June 4 (Bloomberg) -- Employers in the U.S. hired fewer workers in May than forecast, showing a lack of confidence in the recovery that may lead to slower economic growth.
Payrolls rose by 431,000 last month after a 290,000 increase in April, figures from the Labor Department in Washington showed today. The gain was smaller than the 536,000 median forecast in a Bloomberg News survey and reflected a 411,000 jump in government hiring of temporary help for the 2010 census. Private payrolls rose a less-than-forecast 41,000. The unemployment rate fell to 9.7 percent as Americans dropped out of the labor force.
Staff reductions at companies such as Hewlett-Packard Co. and Citigroup Inc. indicate a slowing in the labor market that threatens to restrain consumer spending, the biggest part of the economy. Federal Reserve Chairman Ben S. Bernanke said yesterday that unemployment was exacting a heavy toll, showing why economists forecast interest rates will remain low.
“It’s going to be a long haul,” Michael Englund, chief economist at Action Economics LLC in Boulder, Colorado, said before the report. “We really aren’t adding many jobs. We’ve lost some momentum in the economy and final sales clearly aren’t enough to generate job growth.”
Payrolls estimates in the Bloomberg survey of 82 economists ranged from 220,000 to 750,000. Economists surveyed also forecast the jobless rate fell to 9.8 percent last month from 9.9 percent in April. Unemployment reached a 26-year high of 10.1 percent in October. The May figures showed the labor force shrank 322,000.
Federal hiring of temporary workers to conduct the decennial population count probably peaked last month, economists said.
The unwinding of census employment may keep distorting the payroll figures for months as the government dismisses workers when the count is completed. For that reason, economists say private payrolls, which exclude government jobs, will be a better gauge of the state of the labor market for much of 2010.
The gain in private payrolls followed an increase of 218,000 in April that was revised from 231,000. Excluding all government jobs, employment climbed by 116,000 a month on average in the five years to December 2007, when the recession began.
Manufacturing payrolls increased by 29,000 in May, a fifth straight gain and less than the survey median of a 33,000 increase.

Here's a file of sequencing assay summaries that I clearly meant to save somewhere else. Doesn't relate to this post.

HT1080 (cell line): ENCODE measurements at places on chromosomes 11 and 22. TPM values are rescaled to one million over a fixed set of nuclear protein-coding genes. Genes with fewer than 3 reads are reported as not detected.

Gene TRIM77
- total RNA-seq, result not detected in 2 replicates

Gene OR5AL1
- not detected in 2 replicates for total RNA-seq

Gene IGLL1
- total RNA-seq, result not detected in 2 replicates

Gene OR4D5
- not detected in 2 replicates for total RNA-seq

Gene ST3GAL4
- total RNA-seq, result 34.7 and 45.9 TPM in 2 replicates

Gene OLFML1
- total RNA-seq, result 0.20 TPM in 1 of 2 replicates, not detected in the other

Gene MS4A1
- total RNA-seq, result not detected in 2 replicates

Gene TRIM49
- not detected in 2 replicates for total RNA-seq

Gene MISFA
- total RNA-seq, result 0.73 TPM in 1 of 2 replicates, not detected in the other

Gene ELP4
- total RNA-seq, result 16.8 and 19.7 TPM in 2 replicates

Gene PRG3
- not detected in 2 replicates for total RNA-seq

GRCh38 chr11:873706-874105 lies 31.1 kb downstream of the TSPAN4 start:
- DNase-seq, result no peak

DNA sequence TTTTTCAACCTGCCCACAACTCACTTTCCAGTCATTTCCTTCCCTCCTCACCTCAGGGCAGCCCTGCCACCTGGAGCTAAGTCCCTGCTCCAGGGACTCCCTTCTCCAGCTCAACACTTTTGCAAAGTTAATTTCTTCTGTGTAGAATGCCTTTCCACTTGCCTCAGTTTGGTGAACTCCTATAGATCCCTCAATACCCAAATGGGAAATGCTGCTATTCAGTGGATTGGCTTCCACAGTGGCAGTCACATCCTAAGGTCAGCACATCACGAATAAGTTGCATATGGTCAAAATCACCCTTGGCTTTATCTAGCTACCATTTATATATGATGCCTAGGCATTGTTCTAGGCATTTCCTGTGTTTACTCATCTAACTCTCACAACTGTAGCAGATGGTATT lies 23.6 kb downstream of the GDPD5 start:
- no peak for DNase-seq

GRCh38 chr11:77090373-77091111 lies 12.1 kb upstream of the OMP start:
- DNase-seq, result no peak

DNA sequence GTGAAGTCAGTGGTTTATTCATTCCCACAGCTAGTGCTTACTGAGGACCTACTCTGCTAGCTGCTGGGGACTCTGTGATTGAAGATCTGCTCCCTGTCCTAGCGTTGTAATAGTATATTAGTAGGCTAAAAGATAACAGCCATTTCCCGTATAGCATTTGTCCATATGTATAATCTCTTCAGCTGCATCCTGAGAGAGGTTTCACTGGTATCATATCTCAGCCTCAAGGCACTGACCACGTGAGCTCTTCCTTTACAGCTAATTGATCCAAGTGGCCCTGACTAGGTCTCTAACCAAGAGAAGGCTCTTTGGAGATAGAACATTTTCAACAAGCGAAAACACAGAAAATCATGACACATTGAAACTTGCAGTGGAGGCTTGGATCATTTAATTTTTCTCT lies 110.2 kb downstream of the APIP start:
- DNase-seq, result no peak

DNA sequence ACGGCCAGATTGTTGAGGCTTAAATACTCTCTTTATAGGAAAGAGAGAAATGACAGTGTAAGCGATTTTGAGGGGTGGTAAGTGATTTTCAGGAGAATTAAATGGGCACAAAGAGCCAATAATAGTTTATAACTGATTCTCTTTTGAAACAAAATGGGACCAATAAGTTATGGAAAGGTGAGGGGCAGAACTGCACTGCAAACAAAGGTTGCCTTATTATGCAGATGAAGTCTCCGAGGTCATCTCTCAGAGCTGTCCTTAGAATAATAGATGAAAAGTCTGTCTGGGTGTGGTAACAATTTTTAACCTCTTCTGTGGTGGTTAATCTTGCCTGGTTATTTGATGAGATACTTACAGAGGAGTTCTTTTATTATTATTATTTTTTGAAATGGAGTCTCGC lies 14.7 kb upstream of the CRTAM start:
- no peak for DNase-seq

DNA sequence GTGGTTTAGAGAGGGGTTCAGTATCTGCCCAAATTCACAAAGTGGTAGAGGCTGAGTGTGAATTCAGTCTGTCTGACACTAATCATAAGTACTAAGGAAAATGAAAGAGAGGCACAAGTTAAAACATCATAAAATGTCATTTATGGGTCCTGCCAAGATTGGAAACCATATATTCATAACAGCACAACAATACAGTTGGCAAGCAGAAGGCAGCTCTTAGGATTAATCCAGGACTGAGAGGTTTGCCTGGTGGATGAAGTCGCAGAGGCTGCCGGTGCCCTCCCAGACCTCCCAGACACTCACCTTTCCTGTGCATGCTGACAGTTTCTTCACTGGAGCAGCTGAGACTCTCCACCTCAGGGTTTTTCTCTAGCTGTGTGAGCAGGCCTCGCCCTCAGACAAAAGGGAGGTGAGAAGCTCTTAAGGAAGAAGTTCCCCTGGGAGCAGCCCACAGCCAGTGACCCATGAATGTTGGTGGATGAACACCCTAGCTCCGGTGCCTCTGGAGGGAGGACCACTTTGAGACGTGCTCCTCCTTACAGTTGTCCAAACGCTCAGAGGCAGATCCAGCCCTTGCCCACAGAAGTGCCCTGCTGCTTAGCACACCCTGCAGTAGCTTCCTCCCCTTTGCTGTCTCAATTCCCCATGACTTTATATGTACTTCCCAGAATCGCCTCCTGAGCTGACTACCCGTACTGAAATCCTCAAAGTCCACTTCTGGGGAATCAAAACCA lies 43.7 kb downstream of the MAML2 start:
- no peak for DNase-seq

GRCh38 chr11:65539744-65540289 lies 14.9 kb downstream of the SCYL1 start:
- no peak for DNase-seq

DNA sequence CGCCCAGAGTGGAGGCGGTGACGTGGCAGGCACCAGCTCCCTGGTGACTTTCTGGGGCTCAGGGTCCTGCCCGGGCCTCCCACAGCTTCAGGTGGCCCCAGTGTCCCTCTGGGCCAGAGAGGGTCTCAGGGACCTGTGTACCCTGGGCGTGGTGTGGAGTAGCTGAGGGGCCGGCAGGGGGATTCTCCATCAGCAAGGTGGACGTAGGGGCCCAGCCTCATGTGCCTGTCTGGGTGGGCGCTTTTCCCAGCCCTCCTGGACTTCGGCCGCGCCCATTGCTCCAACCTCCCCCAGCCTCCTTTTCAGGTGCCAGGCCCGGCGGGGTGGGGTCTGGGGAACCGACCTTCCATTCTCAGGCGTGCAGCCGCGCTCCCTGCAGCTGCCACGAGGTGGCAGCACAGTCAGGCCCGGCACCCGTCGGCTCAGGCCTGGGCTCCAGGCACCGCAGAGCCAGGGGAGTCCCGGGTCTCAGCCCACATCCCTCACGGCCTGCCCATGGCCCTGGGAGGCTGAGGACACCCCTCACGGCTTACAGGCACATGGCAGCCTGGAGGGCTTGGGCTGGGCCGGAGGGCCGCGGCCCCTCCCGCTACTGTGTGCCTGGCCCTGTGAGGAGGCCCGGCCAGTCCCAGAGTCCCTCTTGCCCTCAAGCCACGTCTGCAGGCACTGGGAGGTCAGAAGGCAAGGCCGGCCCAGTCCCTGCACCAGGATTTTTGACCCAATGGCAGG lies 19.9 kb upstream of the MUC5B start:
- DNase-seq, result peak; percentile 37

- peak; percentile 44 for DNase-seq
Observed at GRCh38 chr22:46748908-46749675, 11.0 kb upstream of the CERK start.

Fairfield, Connecticut-based General Electric Co., the world’s largest maker of jet engines, power-generation equipment and locomotives, said last month it will increase the number of jobs it plans to add in Michigan to more than 1,300.
The U.S. economy right now is “very good and improving,” GE’s Chief Executive Officer Jeffrey Immelt said in a May 24 interview. Europe’s debt crisis is “solvable” and will not slow the global economic recovery, he said.
Automaker Chrysler Group LLC, controlled by Fiat SpA and based in Auburn Hills, Michigan, will hire 1,100 workers at a Detroit factory that produces Jeep Grand Cherokees and add a second shift.
Employment at service-providers increased 427,000 after rising 228,000. Construction companies reduced payrolls by 35,000 after rising 41,000 in March and April combined.
Bernanke on Employment
Bernanke yesterday said joblessness is among the “important concerns” for the recovery.
“One particularly difficult issue is the continued high rate of unemployment,” Bernanke said at a forum at the Chicago Fed’s Detroit office. “High unemployment imposes heavy costs on workers and their families, as well as on our society as a whole.”
Some companies are still cutting back. Hewlett-Packard Co., the world’s largest personal-computer maker based in Palo Alto, California, this week said it’ll slash about 3,000 jobs over several years. Citigroup Inc. plans to close 376 branches and reduce as many as 720 jobs in the U.S. and Canada.
Average hourly earnings rose to $22.57 in May from $22.50 in the prior month, today’s report showed.
Government payrolls increased by 390,000. State and local governments reduced employment by 22,000, while the federal government added 412,000 jobs.
The average work week for all workers rose to 34.2 hours in May from 34.1 hours the prior month.
The so-called underemployment rate -- which includes part-time workers who’d prefer a full-time position and people who want work but have given up looking -- decreased to 16.6 percent from 17.1 percent.
The number of temporary workers increased 31,000. Payrolls at temporary-help agencies often picks up before companies take on permanent staff.
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